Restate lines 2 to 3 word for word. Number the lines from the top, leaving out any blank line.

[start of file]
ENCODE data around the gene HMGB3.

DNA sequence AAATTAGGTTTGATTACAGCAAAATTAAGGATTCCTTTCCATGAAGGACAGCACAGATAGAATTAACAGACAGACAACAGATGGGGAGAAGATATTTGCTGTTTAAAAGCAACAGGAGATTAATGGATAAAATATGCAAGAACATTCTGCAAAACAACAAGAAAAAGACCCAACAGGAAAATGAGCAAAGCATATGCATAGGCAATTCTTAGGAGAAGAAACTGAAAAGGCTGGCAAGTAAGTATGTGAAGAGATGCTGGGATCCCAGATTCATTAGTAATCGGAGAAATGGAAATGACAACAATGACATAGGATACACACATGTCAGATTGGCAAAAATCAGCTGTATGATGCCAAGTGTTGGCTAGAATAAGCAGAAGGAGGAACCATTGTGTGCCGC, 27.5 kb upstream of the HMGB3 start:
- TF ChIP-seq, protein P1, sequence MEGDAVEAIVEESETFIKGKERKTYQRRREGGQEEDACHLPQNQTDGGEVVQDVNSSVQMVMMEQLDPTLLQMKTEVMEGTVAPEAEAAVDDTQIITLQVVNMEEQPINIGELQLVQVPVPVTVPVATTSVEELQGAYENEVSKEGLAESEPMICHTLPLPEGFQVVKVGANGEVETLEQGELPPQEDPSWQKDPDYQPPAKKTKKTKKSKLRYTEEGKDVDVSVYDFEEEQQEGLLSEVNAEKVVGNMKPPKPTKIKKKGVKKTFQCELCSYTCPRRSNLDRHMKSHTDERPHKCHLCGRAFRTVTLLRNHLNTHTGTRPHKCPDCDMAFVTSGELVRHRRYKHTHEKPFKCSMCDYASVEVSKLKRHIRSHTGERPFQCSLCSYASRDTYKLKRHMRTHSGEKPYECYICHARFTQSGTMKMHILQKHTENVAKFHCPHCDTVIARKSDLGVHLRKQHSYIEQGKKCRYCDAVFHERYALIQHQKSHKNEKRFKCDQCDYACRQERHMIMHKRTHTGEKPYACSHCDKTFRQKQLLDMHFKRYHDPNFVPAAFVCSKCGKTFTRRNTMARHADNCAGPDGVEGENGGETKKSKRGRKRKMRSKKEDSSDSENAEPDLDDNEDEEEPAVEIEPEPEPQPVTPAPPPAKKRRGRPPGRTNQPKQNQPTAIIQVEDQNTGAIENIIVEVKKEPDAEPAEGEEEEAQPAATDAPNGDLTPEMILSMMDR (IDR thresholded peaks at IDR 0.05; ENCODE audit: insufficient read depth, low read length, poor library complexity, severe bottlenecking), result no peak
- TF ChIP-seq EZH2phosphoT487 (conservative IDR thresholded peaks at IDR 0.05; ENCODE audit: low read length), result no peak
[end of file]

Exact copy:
DNA sequence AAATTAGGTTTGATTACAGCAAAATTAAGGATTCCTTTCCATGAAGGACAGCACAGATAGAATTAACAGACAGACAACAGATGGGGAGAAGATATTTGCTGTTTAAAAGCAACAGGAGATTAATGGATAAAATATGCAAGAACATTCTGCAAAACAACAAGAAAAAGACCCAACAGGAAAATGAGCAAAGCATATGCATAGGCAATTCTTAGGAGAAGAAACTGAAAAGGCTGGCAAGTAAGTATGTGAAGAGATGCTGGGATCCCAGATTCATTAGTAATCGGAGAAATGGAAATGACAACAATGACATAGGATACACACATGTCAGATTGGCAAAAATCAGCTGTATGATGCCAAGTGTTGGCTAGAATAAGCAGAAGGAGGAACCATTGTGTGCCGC, 27.5 kb upstream of the HMGB3 start:
- TF ChIP-seq, protein P1, sequence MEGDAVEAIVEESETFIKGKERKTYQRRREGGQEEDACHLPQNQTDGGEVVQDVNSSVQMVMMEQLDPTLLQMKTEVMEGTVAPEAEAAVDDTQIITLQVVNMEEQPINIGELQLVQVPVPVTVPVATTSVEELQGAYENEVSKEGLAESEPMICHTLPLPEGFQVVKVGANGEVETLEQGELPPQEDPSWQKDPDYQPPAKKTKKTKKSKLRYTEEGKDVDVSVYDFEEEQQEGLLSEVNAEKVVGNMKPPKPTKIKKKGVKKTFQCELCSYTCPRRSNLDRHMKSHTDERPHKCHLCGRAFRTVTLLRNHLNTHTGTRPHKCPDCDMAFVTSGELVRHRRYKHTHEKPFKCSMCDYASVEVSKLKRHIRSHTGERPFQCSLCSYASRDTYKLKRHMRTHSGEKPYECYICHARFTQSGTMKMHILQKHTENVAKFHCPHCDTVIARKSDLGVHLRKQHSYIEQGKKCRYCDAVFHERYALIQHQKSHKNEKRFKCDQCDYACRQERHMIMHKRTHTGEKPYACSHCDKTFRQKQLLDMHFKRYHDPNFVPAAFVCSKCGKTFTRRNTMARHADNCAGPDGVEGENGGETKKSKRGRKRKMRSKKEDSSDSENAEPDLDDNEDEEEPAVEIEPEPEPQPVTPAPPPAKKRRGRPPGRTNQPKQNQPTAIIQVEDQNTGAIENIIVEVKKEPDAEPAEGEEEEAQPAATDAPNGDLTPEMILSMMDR (IDR thresholded peaks at IDR 0.05; ENCODE audit: insufficient read depth, low read length, poor library complexity, severe bottlenecking), result no peak